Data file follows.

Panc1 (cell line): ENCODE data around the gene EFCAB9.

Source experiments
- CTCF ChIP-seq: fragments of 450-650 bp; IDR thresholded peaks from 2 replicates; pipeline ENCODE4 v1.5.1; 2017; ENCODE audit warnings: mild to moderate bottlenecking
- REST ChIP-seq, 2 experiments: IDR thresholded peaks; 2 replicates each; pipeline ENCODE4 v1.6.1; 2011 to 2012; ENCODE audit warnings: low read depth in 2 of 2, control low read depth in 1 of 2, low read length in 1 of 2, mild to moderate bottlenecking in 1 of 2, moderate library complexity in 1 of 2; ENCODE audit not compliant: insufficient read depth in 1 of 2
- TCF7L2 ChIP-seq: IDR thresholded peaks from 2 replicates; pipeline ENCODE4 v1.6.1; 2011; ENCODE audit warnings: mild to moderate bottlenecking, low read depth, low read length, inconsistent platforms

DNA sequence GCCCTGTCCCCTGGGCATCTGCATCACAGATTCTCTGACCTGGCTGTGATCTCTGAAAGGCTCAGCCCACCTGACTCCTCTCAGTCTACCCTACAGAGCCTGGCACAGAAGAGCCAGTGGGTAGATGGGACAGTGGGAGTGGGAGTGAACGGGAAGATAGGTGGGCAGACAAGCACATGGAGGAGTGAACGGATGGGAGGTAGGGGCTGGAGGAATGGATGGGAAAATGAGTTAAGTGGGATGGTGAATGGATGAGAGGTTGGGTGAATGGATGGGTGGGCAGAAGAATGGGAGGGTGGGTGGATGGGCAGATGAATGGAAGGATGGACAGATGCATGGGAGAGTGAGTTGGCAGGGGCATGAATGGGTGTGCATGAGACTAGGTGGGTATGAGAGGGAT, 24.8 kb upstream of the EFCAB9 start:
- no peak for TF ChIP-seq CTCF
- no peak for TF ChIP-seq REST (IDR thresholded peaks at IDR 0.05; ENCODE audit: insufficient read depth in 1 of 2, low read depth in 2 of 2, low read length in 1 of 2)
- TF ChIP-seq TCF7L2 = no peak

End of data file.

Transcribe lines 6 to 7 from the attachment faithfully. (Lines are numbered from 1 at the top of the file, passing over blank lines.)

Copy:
DNA sequence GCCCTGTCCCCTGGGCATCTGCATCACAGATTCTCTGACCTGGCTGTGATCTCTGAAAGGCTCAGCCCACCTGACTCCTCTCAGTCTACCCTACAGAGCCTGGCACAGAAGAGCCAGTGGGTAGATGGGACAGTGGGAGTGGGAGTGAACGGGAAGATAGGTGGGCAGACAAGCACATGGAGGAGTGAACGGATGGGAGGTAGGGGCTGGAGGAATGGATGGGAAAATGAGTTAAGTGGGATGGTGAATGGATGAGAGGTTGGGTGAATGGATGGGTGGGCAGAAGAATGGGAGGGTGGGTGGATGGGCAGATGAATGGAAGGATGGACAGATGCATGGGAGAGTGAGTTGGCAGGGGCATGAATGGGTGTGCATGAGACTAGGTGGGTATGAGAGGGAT, 24.8 kb upstream of the EFCAB9 start:
- no peak for TF ChIP-seq CTCF